Identical twin sisters partake in an experiment to see how attractive their hands are to mosquitoes.
London School of Hygiene & Tropical Medicine
By Alexandra Sifferlin
April 22, 2015

If you’re always getting mosquito bites, you may be able to blame your genes, a new study suggests.

To understand whether the traits that make a person more or less attractive to mosquitoes are genetic—odors for instance—researchers conducted a study looking at 18 sets of identical twins and 19 sets of non-identical twins. Their findings were published in the journal PLOS ONE.

The researchers released mosquitoes into a Y shaped tube that allowed the mosquito pick a side to fly down. The twins’ hands were at either end of the tube (see photo). If the mosquitoes were attracted to the hands’ odor, they would fly toward them and if they were repelled by the hands they would fly away from them.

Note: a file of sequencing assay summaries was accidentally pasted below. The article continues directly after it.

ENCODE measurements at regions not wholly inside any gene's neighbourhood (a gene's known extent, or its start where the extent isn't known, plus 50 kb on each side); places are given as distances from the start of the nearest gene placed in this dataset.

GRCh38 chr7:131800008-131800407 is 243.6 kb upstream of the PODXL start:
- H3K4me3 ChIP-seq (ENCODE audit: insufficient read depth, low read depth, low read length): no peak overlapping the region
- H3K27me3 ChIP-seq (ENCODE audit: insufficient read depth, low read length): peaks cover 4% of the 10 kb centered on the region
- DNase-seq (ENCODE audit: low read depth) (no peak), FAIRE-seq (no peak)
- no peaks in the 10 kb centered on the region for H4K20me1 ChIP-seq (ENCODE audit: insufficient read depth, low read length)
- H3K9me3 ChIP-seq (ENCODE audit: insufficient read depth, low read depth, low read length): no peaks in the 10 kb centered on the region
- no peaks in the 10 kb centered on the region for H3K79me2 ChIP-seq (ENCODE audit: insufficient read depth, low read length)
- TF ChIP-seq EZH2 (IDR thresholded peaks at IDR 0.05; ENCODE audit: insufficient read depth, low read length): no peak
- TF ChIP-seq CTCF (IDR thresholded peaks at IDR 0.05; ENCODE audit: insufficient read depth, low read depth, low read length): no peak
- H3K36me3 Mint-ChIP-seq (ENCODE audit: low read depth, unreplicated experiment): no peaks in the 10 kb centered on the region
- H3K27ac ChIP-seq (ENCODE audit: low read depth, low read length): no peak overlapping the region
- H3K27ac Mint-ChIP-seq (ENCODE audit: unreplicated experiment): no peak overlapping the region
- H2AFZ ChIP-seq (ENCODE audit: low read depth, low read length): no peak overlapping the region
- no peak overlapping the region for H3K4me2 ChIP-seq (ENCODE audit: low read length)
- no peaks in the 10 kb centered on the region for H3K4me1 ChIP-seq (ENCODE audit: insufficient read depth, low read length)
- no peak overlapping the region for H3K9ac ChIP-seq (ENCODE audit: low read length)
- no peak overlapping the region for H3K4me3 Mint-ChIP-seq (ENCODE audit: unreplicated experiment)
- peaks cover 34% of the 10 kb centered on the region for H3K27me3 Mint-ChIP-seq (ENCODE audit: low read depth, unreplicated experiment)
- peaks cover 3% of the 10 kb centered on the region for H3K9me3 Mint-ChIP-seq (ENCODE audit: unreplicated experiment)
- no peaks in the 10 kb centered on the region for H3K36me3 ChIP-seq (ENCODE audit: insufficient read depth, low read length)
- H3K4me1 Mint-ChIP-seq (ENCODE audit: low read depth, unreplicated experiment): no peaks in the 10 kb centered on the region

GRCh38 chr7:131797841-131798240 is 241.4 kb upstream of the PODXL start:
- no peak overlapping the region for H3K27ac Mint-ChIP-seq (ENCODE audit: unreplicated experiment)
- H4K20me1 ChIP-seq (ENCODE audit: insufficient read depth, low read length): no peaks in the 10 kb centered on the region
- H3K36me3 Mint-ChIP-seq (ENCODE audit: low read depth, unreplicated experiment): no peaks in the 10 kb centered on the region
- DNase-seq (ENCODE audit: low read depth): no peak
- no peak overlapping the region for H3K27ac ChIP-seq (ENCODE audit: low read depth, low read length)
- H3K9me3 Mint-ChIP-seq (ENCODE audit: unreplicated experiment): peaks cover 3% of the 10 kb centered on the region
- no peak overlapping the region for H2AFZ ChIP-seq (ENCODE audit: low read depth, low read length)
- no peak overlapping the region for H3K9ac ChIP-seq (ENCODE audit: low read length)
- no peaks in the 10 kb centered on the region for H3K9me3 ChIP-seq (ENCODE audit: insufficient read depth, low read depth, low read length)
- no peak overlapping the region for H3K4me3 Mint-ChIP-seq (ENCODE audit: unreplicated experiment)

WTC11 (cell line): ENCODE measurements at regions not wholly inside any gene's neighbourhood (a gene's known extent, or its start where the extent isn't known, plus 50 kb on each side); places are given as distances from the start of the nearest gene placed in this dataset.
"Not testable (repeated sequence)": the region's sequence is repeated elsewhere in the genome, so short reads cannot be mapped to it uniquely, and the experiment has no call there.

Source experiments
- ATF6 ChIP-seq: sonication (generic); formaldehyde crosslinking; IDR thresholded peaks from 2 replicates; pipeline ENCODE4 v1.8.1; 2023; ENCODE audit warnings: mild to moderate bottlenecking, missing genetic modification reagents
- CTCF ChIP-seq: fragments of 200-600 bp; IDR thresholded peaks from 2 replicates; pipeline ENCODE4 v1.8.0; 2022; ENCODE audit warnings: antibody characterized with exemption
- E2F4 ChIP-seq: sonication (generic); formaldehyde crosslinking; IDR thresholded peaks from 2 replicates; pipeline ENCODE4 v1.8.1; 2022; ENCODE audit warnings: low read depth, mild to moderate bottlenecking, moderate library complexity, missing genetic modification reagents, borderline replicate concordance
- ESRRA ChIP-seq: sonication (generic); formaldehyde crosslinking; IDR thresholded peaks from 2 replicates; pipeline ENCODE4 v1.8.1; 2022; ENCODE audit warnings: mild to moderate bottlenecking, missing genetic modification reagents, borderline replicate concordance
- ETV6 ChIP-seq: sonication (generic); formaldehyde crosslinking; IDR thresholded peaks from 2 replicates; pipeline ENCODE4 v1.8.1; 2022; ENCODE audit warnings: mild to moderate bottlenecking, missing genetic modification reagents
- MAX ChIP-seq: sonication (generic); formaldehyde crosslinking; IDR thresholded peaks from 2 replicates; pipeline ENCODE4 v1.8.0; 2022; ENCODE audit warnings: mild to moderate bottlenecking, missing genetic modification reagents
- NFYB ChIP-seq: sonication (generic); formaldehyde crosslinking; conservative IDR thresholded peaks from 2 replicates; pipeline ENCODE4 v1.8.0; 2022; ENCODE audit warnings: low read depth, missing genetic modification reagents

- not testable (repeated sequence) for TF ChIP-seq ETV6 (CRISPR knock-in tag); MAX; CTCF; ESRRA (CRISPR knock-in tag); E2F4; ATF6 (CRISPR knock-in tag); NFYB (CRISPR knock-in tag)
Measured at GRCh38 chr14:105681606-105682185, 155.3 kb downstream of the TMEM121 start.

Interestingly, identical twins were more similar in the level of attractiveness to mosquitoes than non-identical twins, which the researchers suggest could mean that genes play a role. It’s possible that identical twins have very similar odors since they are genetically exactly the same.

Though the sample size is small, the researchers say the findings have implications for future mosquito bite prevention. “By investigating the genetic mechanism behind attractiveness to biting insects such as mosquitoes we can move closer to using this knowledge for better ways of keeping us safe from bites and the diseases insects can spread through bites,” said study author James Logan, a senior lecturer at the London School of Hygiene & Tropical Medicine, in a statement. “In the future we may even be able to take a pill which will enhance the production of natural repellents by the body and ultimately replace skin lotions.”

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